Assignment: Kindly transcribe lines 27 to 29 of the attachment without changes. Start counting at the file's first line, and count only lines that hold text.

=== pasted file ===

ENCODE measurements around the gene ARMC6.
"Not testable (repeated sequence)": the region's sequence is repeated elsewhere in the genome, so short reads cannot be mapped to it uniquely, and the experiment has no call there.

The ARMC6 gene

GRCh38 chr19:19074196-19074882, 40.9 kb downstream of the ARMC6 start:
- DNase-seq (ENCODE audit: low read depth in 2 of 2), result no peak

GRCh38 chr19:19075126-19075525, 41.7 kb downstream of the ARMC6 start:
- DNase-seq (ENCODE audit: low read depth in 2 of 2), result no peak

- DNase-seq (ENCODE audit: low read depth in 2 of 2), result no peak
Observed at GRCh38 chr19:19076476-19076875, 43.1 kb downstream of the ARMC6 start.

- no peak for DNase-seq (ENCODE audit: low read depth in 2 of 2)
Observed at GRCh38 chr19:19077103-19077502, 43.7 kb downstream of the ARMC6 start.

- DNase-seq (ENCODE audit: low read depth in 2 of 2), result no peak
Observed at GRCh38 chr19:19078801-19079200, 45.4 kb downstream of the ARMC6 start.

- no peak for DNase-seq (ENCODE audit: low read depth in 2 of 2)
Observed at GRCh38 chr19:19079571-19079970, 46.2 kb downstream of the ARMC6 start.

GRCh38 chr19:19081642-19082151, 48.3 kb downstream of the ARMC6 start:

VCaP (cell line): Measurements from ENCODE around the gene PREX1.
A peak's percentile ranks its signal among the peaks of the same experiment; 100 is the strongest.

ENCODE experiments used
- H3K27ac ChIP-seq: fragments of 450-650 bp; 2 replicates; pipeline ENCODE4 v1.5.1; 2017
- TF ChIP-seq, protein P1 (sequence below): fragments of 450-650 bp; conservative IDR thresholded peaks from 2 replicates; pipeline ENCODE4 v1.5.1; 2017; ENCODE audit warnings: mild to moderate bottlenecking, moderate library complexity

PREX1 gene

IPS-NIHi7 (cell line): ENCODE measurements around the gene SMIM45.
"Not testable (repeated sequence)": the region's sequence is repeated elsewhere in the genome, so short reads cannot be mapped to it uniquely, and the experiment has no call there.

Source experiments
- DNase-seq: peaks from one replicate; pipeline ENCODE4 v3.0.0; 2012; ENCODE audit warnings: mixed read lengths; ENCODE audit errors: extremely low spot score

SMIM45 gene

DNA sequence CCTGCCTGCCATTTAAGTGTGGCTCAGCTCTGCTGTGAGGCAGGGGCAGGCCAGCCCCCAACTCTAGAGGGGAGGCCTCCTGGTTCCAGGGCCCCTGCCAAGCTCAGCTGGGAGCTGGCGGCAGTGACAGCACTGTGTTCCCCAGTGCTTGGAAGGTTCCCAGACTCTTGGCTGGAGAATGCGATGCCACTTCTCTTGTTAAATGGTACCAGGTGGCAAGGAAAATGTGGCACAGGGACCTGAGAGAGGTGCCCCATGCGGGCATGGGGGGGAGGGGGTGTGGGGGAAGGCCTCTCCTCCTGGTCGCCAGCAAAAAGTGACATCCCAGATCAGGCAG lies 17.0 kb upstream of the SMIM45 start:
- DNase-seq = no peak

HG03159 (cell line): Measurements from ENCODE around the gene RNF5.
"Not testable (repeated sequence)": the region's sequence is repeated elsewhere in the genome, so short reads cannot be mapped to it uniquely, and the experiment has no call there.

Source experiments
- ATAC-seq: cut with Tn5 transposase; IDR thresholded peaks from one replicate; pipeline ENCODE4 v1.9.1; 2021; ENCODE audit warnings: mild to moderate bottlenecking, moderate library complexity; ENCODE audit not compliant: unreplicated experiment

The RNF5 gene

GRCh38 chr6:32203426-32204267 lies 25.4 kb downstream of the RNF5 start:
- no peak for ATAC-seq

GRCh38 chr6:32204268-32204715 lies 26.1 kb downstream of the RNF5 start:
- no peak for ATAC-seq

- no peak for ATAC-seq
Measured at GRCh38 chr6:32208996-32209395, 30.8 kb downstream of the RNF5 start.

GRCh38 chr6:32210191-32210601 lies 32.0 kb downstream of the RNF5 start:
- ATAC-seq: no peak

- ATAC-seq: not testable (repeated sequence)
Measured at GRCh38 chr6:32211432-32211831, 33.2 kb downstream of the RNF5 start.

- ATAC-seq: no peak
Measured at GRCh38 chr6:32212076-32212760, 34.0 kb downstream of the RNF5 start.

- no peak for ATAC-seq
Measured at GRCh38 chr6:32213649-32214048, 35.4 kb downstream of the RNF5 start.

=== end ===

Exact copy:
SMIM45 gene

DNA sequence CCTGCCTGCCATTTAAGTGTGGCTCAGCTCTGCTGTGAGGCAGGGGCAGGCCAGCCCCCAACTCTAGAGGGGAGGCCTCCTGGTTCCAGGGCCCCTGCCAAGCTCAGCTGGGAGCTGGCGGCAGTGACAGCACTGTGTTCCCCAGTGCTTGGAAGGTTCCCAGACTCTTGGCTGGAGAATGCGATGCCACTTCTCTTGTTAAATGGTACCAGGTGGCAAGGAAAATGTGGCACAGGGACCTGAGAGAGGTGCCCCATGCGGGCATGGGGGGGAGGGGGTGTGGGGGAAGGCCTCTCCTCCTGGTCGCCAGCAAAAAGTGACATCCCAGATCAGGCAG lies 17.0 kb upstream of the SMIM45 start:
- DNase-seq = no peak